• In order to directly compare the two methods, we must relate the parameters.  This is typically done by fixing some of the parameters to be constants or by making one parameter a function of another one.  Here are a couple possibilities:
        • We could fix P and make N a function of the input size L and the constant P (since N will be related to the filter length and the number of input samples)
        • We could let P vary as a function of L or N and then reduce the problem down to a single variable.  Example: let P = N/2 and L = ? (constrained by N and P).  This gives us everything in terms of a single parameter N.
      • If we relate both filtering methods by way of a single parameter, we still cannot directly compare the two until we know the constants used (k1 and k2).  We really only need an estimate of these constants, and we can get these estimates from our knowledge of the DSP.  For example, for linear convolution, we know that k1 will be approximately 1 if k1*L*P represents the number of cycles to perform linear convolution (as we saw in Lab 3).  The constant k2 can be estimated from the cycle count required for the FFT functions in the DSP library.
      • Once we have an estimate of the constants involved (and both equations are related by a single parameter), then we can estimate which algorithm will be more efficient as a function of the single parameter.  The result will depend heavily on the choices made (fixed P or P=N/2, etc.) so any conclusion should be qualified by stating these assumptions.

2. MATLAB Verification

As in Lab 3, you will be expected to write a script to verify your code.  Here are the requirements.

  • At the very least, you will be required to verify that the output of your frequency domain algorithm is equivalent to the ideal (MATLAB) filtered output, as described in Lab 3.  This should have already been done by your Lab 3 script, so this shouldn't require too much work.
  • Debugging Suggestion:
    Although you are only required to verify the output of the entire algorithm, you are strongly encouraged to use the MATLAB verification capabilities to test individual components of your design.  A lot of time can be saved by debugging smaller pieces of a design, instead of attempting to debug the entire design.
    • For example, your frequency-domain filtering algorithm will need to have some form of complex multiplication routine for frequency-domain samples.  MATLAB can be used to isolate and test this routine, since it can overwrite the input before performing the operation and can then verify that the result of the operation was correct for the given input. 
    • In this lab and in future labs, the algorithms we implement will typically consist of several different stages that are performed sequentially (example: FFT -> complex multiply ->  inverse FFT).  Each of these stages has an input and an output (which is usually fed to the input of the next stage).  MATLAB verification can be used to debug each of these stages separately, instead of treating the completed system as a black box and trying to verify its output from its input.  

 

3. "Ideal" Filter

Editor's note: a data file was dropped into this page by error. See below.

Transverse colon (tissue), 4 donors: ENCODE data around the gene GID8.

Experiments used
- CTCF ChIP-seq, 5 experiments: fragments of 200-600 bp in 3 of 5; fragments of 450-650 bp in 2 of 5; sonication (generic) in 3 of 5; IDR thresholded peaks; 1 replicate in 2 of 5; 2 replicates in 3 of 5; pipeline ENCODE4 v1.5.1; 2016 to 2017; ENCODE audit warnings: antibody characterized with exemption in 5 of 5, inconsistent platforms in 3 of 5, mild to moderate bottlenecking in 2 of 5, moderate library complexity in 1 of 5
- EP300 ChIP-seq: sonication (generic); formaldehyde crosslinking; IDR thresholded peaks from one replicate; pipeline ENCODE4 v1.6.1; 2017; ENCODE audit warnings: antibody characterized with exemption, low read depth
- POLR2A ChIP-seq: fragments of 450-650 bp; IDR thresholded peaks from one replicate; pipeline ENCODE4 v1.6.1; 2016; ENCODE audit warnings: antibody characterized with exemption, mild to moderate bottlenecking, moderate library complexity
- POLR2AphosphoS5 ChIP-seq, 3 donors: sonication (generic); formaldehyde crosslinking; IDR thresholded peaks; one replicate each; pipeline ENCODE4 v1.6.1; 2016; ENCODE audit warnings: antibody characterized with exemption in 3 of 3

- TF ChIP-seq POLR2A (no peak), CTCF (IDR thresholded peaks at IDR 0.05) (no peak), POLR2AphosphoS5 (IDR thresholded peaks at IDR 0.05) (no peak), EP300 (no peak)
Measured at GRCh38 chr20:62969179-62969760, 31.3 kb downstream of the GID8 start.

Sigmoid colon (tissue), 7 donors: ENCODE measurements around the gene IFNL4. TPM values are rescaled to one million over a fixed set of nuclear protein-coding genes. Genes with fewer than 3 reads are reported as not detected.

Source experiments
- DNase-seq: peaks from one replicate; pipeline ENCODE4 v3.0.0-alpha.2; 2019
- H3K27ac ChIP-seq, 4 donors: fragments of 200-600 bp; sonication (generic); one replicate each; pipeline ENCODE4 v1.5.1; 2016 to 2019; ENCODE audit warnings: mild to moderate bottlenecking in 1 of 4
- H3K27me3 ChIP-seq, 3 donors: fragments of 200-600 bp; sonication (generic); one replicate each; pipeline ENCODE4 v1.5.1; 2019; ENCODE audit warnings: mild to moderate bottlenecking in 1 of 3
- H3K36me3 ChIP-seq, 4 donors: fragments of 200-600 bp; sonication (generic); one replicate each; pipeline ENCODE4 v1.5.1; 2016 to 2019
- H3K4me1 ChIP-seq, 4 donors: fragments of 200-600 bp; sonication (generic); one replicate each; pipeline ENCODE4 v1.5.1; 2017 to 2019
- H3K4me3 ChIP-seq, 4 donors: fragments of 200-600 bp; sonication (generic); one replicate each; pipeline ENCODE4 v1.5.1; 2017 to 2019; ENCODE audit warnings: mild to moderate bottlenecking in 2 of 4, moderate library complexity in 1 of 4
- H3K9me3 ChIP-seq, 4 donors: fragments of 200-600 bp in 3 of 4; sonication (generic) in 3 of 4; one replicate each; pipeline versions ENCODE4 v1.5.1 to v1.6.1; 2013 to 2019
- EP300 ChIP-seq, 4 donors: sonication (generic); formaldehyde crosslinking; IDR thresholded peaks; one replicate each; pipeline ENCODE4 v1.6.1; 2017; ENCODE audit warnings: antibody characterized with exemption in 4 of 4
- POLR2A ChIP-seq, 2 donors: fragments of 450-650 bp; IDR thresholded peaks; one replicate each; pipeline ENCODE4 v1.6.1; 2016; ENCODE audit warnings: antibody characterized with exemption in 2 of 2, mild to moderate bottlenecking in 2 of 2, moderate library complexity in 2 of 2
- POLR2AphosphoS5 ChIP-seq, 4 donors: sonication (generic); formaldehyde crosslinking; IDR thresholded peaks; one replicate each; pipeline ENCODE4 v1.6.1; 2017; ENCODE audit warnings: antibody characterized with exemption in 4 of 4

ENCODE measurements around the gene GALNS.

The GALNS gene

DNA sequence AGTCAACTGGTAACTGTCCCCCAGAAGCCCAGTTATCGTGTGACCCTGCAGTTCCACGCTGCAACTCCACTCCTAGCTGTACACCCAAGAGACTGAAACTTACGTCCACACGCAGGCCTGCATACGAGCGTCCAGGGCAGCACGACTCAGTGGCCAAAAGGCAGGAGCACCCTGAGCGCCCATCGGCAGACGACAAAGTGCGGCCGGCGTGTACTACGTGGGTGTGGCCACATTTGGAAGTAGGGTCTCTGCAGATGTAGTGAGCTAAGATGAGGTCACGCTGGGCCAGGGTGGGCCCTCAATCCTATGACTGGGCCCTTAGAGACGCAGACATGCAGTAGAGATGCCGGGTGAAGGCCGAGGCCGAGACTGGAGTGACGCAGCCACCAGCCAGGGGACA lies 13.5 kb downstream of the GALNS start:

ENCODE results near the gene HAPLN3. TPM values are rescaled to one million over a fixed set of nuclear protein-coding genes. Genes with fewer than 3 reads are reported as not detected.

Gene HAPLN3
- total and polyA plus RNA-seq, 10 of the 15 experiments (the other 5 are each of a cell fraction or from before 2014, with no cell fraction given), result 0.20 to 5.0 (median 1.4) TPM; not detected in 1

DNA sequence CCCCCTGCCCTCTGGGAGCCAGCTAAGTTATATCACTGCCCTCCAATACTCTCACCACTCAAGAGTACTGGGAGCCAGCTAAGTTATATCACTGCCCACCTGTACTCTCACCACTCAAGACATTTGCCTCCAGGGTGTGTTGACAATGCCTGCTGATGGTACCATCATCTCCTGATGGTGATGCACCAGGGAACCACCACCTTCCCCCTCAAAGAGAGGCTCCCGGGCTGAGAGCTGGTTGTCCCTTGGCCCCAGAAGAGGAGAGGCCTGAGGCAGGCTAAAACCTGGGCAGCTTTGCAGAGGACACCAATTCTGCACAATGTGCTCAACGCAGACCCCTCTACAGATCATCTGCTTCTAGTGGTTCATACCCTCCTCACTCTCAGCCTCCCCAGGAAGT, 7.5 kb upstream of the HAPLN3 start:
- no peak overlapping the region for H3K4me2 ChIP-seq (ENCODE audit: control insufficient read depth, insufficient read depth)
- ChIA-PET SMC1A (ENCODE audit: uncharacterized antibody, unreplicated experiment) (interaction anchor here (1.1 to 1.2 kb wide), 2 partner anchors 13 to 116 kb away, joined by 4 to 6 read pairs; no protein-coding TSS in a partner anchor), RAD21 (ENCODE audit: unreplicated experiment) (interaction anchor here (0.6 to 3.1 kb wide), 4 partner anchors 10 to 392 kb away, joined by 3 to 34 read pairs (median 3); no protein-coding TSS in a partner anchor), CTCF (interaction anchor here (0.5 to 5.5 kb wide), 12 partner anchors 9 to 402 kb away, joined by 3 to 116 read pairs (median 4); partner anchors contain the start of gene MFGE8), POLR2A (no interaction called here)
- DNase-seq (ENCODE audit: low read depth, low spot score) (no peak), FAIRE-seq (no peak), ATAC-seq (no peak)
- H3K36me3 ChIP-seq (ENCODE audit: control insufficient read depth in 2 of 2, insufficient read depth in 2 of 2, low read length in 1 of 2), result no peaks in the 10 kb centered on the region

In order to better understand filter design, you will now filter the frequency response of the input by multiplying with an ideal filter. This ideal filter has a unity passband and zero stopband (as specified in the frequency domain).

  • Copy the working frequency-domain filter code from the working directory of the previous section into this working directory.
  • Plot the magnitude and phase of the 128-point FFT of the filter coefficient stored in h_bp40.mat. Note that the phase is linear but the magnitude has small ripples.
  • What would happen if rather than dealing with non-flat magnitude response in the frequency domain, you create an ideal filter by simply setting the passband filter frequency coefficients to unity (zero phase) and the stopband filter frequency coefficients to zero?
  • To see the effect of the above question, replace the filter coefficients in your DSP implementation with the filter coefficients of an ideal filter. Set the passband to be 1 KHz to 2.5 KHz (same as the sample filter coefficients) (assuming an 8kHz sampling rate).
  • For the purposes of your DSP code, you can specify the frequency-domain coefficients directly, without computing the time-domain sequence. (Note: we will eventually ask you to compute the time-domain impulse response, so it may be easier to compute this first.) If you do specify the frequency domain values for the DSP directly, make sure that the format of these samples is compatible with your code (like the output of a cfft32 or rfft32 call, most likely).
  • Qualitatively compare the output of this ideal filter to the output of the 40-tap sample filter.
  • Can you explain why this ideal filter does not work? There are three distinct reasons, and the following should help you see why:
    • Provide a MATLAB plot of the time-domain impulse response of this filter.  Note the length, and comment on how this effects the algorithm.
    • Also provide a plot of the actual magnitude spectrum of this filter (using zero-padding to get higher resolution in the frequency domain). Observe the behavior of the filter for frequencies in-between the frequency-domain samples that were forced to 0 or 1).  
    • How well does this filter satisfy the requirements of your filtering algorithm?

Last modified: 9:00 am 3/07/2007